Nano Titanium Dioxide

NICNAS Nanomaterial health hazard review: health effects of titanium dioxide nanoparticles

Industrial nanomaterials (also called nanoparticles) are defined as substances that are intentionally produced, manufactured or engineered to have specific properties and one or more dimensions typically between 1 and 100 nanometres. Most industrial nanomaterials come in varying sizes, shapes, and in some cases surface coatings. 

Titanium dioxide (TiO2) nanoparticles exist in three forms: rutile, anatase and brookite.

Industrial uses

TiO2 nanoparticles are widely reported to be used in cosmetics, sunscreens, household products, surface coatings (e.g. paint and printing ink) and plastics. Reported uses in Australia are in cosmetics, sunscreens and surface coatings.

Health effects

Note: The following information is based on published reviews and journal articles (to July 2012). They are based predominantly on information from studies in rodents using various particle sizes and types. Therefore, available data may not represent human health effects of all TiO2 nanoparticles.


The available data indicate that TiO2 nanoparticles do not cause adverse effects if accidentally ingested (swallowed). Ingestion of very high amounts may cause toxic effects.

Two studies showed that, after repeated administration into the stomach, some TiO2 nanoparticles were absorbed through the gastrointestinal tract and caused some adverse effects to the liver and brain. However, in these studies large doses of TiO2 nanoparticles were delivered directly into the stomach of mice, therefore the relevance of such exposure to humans is questionable.

Skin contact

The current evidence indicates that TiO2 nanoparticles do not penetrate through the outer layers of the skin to reach viable skin cells and do not cause skin irritation or allergies. Skin contact with TiO2 is not likely to cause harm due to minimal penetration through the skin under normal use conditions. However, information on long-term use of sunscreens containing nanoparticles on hairy, damaged, flexed or aged skin is limited.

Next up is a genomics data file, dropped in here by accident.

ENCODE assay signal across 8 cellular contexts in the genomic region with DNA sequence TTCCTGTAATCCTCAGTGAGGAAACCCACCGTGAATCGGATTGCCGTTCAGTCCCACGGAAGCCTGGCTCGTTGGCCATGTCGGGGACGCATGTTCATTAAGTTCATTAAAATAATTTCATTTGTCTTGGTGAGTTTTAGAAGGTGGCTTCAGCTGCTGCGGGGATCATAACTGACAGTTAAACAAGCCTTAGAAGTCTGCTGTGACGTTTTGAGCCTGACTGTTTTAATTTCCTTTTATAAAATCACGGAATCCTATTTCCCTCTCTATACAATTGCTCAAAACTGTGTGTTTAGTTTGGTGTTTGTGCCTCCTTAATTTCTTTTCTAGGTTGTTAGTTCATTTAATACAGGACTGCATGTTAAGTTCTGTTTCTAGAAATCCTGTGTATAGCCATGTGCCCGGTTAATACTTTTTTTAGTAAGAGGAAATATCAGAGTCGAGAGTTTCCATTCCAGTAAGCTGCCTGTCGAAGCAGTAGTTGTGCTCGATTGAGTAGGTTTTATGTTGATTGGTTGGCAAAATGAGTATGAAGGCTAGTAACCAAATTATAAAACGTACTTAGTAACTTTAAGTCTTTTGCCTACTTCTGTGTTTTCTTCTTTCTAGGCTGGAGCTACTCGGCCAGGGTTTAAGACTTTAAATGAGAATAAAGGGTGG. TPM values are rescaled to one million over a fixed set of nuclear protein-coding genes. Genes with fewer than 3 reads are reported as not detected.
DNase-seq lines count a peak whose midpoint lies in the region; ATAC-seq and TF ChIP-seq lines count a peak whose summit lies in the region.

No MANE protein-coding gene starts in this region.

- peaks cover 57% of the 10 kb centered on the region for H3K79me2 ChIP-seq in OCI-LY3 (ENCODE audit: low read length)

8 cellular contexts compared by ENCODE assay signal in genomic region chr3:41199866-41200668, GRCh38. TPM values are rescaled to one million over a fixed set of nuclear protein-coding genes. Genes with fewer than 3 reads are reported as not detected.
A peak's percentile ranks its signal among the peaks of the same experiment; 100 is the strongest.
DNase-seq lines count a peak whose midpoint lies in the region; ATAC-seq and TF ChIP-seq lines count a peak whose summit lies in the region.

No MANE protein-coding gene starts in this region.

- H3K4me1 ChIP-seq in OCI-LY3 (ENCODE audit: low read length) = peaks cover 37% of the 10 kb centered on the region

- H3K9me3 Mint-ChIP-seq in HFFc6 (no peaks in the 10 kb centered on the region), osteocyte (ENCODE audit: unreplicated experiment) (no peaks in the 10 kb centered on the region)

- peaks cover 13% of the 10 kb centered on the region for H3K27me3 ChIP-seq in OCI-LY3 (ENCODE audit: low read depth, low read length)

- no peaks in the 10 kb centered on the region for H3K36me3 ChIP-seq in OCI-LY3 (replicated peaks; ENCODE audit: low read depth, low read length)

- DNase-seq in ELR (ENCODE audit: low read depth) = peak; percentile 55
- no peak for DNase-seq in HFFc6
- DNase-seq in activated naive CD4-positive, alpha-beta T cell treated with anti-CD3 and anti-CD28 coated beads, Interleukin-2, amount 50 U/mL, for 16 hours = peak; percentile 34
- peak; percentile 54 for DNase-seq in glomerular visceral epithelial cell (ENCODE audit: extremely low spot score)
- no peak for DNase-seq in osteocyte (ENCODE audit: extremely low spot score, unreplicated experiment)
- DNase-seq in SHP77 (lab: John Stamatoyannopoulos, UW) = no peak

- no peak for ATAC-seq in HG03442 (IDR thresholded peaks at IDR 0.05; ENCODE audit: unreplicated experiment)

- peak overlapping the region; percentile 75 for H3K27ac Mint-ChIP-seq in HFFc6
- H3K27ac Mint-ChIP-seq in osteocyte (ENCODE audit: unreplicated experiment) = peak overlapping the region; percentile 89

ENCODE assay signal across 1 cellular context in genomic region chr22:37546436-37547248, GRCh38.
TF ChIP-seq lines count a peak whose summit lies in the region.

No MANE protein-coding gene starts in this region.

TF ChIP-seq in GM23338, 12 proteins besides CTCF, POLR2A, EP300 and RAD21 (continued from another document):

Small-sized TiO2 nanoparticles show low toxicity after inhalation. Large-sized nanoparticles are deposited in the lung of rats with a small fraction transported to other areas such as lymph nodes. There is some evidence that breathing in large quantities of TiO2 nanoparticles over a long period of time may cause toxic effects due to impairment of normal lung clearance mechanisms.

Eye irritation

TiO2 nanoparticles caused mild eye irritation.

Reproductive effects

Reported effects on reproductive organs are limited and inconclusive.

Potential to cause cancer

Based on reports in some rodent studies of increased lung tumours after inhalation, the International Agency for Research on Cancer (IARC) has classified TiO2 as possibly carcinogenic to humans (Group 2B). Current studies do not provide sufficient evidence to conclude that TiO2 causes lung tumours in humans.

Health effects from specific uses
Cosmetics and sunscreens

Skin contact with TiO2 nanoparticles is possible through the use of cosmetic and sunscreen products (e.g. face/body lotions). Current evidence suggests there is limited absorption into the skin because nanoparticles remain on the outer layer of the skin.

Breathing in small amounts of TiO2 nanoparticles during normal use of cosmetic powders is not expected to cause harmful effects because of anticipated low exposures. Also, nanoparticles in cosmetic powders may present as clumps (not as single nanoparticles) and may not reach the lung, but only reach the upper airways.

Accidentally swallowing TiO2 nanoparticles during normal use of cosmetics is not expected to cause harmful effects because of the small amounts ingested and low toxicity through the oral route.

Based on the information available, there are no significant health concerns from normal consumer use of TiO2 nanoparticles in cosmetics and sunscreens.

Surface coatings

TiO2 nanoparticles may be inhaled during normal spray application of surface coatings, but this is not expected to pose a concern due to the film-forming nature of paints when applied on surfaces. In occupational settings, all spray applications need to be carried out in accordance with SafeWork Australia's National Guidance Material for Spray Painting. Workplaces are required to maintain airborne concentrations of TiO2 below the exposure standard (10 mg/m3 over an eight hour period).

Based on available health information and the use of workplace controls, TiO2 nanoparticles in surface coatings are not expected to cause harmful effects to workers.

Current regulatory status in Australia

There are no nanoparticle-specific regulatory requirements in place for TiO2. However, regulatory requirements applying to regular/bulk TiO2 will apply to its nano-forms.

July 2013

Last update 1 July 2013